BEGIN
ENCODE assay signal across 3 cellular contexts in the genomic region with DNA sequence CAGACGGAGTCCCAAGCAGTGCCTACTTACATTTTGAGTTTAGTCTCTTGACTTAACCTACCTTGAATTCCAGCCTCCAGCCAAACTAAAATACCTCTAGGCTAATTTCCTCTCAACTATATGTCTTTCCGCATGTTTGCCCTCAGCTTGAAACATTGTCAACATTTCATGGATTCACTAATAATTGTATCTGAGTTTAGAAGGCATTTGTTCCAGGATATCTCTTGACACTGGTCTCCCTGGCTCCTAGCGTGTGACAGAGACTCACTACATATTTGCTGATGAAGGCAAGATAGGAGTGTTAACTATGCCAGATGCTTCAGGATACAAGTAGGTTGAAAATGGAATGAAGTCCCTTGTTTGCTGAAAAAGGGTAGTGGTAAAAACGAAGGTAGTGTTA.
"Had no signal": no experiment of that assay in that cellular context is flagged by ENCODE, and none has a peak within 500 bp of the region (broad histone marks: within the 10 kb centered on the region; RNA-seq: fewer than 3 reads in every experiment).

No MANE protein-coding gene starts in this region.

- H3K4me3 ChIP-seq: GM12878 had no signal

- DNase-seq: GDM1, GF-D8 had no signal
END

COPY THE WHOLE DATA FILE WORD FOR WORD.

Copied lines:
ENCODE assay signal across 3 cellular contexts in the genomic region with DNA sequence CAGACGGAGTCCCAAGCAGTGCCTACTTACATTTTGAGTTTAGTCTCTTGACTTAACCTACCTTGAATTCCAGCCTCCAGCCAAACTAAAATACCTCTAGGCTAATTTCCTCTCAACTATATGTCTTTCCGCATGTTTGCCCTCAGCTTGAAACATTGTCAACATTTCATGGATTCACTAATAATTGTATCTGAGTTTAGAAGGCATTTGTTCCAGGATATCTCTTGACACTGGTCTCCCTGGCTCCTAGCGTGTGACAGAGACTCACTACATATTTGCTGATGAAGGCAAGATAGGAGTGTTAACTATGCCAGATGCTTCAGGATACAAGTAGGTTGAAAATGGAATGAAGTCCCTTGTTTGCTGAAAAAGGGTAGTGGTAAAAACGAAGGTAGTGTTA.
"Had no signal": no experiment of that assay in that cellular context is flagged by ENCODE, and none has a peak within 500 bp of the region (broad histone marks: within the 10 kb centered on the region; RNA-seq: fewer than 3 reads in every experiment).

No MANE protein-coding gene starts in this region.

- H3K4me3 ChIP-seq: GM12878 had no signal

- DNase-seq: GDM1, GF-D8 had no signal